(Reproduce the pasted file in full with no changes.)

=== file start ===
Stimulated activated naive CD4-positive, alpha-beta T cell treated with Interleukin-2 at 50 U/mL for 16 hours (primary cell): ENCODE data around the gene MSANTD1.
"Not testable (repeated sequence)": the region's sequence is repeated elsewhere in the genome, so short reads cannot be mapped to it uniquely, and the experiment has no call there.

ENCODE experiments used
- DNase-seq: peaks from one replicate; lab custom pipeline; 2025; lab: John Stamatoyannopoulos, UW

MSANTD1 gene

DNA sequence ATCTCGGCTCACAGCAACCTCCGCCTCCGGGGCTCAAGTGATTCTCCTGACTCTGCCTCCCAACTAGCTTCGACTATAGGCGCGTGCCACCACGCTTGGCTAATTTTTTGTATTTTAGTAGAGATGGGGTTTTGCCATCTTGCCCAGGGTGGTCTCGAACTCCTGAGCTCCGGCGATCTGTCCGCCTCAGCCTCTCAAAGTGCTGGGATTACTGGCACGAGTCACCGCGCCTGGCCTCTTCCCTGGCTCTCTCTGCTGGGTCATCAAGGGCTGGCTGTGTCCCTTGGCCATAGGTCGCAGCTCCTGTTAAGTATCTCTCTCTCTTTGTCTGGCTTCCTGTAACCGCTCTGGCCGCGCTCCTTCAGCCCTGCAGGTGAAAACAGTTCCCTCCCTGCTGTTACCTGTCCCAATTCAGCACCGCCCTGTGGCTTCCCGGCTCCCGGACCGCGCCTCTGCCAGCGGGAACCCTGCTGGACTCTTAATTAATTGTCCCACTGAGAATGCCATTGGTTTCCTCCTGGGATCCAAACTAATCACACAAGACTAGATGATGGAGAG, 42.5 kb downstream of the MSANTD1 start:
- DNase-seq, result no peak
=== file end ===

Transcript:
Stimulated activated naive CD4-positive, alpha-beta T cell treated with Interleukin-2 at 50 U/mL for 16 hours (primary cell): ENCODE data around the gene MSANTD1.
"Not testable (repeated sequence)": the region's sequence is repeated elsewhere in the genome, so short reads cannot be mapped to it uniquely, and the experiment has no call there.

ENCODE experiments used
- DNase-seq: peaks from one replicate; lab custom pipeline; 2025; lab: John Stamatoyannopoulos, UW

MSANTD1 gene

DNA sequence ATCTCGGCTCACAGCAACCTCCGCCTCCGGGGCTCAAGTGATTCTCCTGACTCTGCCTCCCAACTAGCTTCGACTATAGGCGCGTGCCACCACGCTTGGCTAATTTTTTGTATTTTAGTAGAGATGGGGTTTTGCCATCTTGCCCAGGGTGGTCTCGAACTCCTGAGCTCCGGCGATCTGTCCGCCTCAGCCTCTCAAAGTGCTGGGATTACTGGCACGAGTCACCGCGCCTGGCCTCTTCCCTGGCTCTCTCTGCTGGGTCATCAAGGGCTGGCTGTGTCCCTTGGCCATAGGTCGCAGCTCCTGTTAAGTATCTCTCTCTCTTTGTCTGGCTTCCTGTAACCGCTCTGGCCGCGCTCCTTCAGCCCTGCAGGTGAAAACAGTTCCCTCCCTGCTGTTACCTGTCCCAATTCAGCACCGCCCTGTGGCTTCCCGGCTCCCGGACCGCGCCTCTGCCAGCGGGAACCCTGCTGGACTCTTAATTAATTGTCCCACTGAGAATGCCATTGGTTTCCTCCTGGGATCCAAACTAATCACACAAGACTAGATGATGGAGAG, 42.5 kb downstream of the MSANTD1 start:
- DNase-seq, result no peak